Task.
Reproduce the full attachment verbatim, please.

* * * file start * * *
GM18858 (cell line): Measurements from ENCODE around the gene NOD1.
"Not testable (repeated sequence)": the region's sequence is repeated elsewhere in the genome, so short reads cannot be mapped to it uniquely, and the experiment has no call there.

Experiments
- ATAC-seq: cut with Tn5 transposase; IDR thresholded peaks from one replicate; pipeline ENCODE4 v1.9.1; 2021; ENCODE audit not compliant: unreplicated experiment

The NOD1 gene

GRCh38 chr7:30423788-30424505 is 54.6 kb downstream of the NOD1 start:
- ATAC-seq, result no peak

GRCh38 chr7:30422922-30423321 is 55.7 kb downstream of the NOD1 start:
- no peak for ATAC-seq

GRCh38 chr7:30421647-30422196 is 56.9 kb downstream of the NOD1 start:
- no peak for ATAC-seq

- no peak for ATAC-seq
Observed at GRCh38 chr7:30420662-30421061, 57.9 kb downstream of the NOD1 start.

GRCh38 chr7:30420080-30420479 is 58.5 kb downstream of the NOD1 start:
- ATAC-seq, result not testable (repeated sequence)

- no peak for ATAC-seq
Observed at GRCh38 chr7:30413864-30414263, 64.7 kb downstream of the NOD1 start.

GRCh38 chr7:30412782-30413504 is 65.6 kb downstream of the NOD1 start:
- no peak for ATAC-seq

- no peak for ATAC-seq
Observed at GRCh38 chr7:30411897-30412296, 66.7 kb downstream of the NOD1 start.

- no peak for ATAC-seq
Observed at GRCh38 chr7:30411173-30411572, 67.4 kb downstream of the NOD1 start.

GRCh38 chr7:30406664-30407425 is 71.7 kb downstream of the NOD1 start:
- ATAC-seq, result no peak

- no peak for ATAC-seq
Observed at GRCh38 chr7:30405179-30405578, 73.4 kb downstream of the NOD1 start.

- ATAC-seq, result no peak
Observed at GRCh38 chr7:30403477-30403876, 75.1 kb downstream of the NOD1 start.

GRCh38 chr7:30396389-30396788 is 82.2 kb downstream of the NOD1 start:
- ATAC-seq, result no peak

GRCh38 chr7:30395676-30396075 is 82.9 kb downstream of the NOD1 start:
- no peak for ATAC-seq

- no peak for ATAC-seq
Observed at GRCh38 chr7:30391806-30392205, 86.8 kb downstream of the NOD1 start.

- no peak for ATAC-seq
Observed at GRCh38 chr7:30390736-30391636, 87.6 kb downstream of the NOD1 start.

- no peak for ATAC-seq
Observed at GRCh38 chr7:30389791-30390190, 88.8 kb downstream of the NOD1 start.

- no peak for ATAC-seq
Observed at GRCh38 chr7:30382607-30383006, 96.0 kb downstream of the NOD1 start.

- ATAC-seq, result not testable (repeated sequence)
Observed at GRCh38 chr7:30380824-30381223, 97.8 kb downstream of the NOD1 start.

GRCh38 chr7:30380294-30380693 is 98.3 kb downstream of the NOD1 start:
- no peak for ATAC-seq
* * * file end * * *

GM18858 (cell line): Measurements from ENCODE around the gene NOD1.
"Not testable (repeated sequence)": the region's sequence is repeated elsewhere in the genome, so short reads cannot be mapped to it uniquely, and the experiment has no call there.

Experiments
- ATAC-seq: cut with Tn5 transposase; IDR thresholded peaks from one replicate; pipeline ENCODE4 v1.9.1; 2021; ENCODE audit not compliant: unreplicated experiment

The NOD1 gene

GRCh38 chr7:30423788-30424505 is 54.6 kb downstream of the NOD1 start:
- ATAC-seq, result no peak

GRCh38 chr7:30422922-30423321 is 55.7 kb downstream of the NOD1 start:
- no peak for ATAC-seq

GRCh38 chr7:30421647-30422196 is 56.9 kb downstream of the NOD1 start:
- no peak for ATAC-seq

- no peak for ATAC-seq
Observed at GRCh38 chr7:30420662-30421061, 57.9 kb downstream of the NOD1 start.

GRCh38 chr7:30420080-30420479 is 58.5 kb downstream of the NOD1 start:
- ATAC-seq, result not testable (repeated sequence)

- no peak for ATAC-seq
Observed at GRCh38 chr7:30413864-30414263, 64.7 kb downstream of the NOD1 start.

GRCh38 chr7:30412782-30413504 is 65.6 kb downstream of the NOD1 start:
- no peak for ATAC-seq

- no peak for ATAC-seq
Observed at GRCh38 chr7:30411897-30412296, 66.7 kb downstream of the NOD1 start.

- no peak for ATAC-seq
Observed at GRCh38 chr7:30411173-30411572, 67.4 kb downstream of the NOD1 start.

GRCh38 chr7:30406664-30407425 is 71.7 kb downstream of the NOD1 start:
- ATAC-seq, result no peak

- no peak for ATAC-seq
Observed at GRCh38 chr7:30405179-30405578, 73.4 kb downstream of the NOD1 start.

- ATAC-seq, result no peak
Observed at GRCh38 chr7:30403477-30403876, 75.1 kb downstream of the NOD1 start.

GRCh38 chr7:30396389-30396788 is 82.2 kb downstream of the NOD1 start:
- ATAC-seq, result no peak

GRCh38 chr7:30395676-30396075 is 82.9 kb downstream of the NOD1 start:
- no peak for ATAC-seq

- no peak for ATAC-seq
Observed at GRCh38 chr7:30391806-30392205, 86.8 kb downstream of the NOD1 start.

- no peak for ATAC-seq
Observed at GRCh38 chr7:30390736-30391636, 87.6 kb downstream of the NOD1 start.

- no peak for ATAC-seq
Observed at GRCh38 chr7:30389791-30390190, 88.8 kb downstream of the NOD1 start.

- no peak for ATAC-seq
Observed at GRCh38 chr7:30382607-30383006, 96.0 kb downstream of the NOD1 start.

- ATAC-seq, result not testable (repeated sequence)
Observed at GRCh38 chr7:30380824-30381223, 97.8 kb downstream of the NOD1 start.

GRCh38 chr7:30380294-30380693 is 98.3 kb downstream of the NOD1 start:
- no peak for ATAC-seq